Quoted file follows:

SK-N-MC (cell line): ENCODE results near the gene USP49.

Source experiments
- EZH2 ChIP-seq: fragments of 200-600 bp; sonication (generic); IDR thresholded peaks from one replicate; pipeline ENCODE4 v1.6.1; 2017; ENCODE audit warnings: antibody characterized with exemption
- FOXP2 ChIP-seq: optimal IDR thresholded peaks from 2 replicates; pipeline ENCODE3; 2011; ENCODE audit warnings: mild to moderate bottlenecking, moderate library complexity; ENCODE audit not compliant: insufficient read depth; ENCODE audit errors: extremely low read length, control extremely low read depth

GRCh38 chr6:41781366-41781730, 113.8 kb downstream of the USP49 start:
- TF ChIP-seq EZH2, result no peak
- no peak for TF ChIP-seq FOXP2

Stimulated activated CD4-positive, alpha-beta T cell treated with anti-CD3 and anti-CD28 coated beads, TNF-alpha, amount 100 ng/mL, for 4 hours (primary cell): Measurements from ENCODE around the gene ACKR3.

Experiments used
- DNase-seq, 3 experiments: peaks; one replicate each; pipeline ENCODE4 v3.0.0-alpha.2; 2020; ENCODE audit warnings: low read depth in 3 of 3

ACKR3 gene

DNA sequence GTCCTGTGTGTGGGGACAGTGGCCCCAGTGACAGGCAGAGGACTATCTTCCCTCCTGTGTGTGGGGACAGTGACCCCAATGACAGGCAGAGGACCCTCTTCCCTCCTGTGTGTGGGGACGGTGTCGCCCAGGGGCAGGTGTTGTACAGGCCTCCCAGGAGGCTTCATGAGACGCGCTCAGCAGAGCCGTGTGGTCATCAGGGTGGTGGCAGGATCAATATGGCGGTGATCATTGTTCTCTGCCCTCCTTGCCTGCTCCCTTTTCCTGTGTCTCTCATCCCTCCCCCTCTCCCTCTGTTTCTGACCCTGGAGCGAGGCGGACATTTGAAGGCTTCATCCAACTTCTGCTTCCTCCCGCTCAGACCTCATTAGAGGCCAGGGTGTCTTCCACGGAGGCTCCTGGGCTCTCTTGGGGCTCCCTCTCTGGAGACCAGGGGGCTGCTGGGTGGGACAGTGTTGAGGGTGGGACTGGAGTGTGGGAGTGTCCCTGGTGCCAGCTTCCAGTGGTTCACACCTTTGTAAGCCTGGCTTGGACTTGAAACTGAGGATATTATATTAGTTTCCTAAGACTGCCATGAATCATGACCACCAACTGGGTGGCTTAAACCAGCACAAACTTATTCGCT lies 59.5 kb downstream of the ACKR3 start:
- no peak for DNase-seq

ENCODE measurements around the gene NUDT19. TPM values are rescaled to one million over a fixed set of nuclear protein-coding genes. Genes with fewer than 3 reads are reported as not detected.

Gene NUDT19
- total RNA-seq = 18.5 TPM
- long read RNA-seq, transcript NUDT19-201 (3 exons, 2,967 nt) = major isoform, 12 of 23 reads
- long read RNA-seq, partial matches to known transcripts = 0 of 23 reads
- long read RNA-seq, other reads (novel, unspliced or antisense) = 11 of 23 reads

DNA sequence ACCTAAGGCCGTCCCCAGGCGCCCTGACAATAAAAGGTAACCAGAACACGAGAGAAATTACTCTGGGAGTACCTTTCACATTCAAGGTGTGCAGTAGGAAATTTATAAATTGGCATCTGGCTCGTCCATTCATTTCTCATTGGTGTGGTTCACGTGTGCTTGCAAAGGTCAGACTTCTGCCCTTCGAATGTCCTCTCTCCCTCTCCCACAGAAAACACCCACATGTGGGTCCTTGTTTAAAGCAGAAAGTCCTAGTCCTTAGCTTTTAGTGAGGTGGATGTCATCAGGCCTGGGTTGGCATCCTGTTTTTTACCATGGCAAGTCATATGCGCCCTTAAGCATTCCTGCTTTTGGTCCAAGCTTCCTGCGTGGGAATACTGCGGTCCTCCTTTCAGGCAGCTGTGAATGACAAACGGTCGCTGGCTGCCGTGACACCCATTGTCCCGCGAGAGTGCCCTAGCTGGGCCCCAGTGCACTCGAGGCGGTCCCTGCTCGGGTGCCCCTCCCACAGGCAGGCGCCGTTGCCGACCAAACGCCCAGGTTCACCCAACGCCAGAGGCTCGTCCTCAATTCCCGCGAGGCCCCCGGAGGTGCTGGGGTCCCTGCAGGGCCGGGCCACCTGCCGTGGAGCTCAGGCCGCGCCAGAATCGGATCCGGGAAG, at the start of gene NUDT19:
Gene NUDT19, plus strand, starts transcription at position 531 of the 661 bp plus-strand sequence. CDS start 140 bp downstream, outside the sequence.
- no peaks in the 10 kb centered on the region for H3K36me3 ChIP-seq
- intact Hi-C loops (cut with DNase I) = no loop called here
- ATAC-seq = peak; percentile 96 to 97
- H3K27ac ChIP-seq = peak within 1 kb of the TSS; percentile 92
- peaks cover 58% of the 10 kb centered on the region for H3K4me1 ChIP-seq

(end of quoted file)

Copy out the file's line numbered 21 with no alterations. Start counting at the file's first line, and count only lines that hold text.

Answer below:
Gene NUDT19, plus strand, starts transcription at position 531 of the 661 bp plus-strand sequence. CDS start 140 bp downstream, outside the sequence.